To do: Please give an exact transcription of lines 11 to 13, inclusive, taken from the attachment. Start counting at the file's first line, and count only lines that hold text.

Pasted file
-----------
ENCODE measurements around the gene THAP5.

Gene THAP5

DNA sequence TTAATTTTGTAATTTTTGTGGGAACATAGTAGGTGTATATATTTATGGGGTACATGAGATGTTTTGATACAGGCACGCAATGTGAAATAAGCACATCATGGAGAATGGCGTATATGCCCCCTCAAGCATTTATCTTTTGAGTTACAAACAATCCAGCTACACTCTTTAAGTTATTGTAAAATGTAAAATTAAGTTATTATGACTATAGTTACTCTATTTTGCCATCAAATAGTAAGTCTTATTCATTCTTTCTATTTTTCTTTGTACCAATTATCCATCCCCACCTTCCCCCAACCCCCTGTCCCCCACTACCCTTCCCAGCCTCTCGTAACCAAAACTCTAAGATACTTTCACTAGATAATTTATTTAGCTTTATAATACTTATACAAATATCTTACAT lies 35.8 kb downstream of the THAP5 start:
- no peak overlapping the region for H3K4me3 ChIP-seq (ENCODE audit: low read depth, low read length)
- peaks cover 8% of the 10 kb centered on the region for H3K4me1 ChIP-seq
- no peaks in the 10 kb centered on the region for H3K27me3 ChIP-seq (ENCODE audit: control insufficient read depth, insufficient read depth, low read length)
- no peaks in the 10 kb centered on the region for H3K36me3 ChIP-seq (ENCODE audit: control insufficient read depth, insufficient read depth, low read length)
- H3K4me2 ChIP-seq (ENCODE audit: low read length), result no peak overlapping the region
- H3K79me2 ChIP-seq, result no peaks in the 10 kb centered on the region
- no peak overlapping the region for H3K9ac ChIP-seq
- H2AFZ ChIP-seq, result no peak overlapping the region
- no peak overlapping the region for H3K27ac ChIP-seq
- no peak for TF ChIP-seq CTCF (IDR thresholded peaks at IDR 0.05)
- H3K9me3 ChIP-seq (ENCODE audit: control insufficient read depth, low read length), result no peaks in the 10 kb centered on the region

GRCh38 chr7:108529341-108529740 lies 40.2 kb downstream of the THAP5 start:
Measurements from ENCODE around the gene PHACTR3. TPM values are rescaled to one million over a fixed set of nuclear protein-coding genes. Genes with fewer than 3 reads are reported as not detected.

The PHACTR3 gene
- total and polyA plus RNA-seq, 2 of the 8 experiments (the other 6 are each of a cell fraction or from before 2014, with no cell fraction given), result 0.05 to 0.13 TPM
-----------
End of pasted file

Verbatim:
- H2AFZ ChIP-seq, result no peak overlapping the region
- no peak overlapping the region for H3K27ac ChIP-seq
- no peak for TF ChIP-seq CTCF (IDR thresholded peaks at IDR 0.05)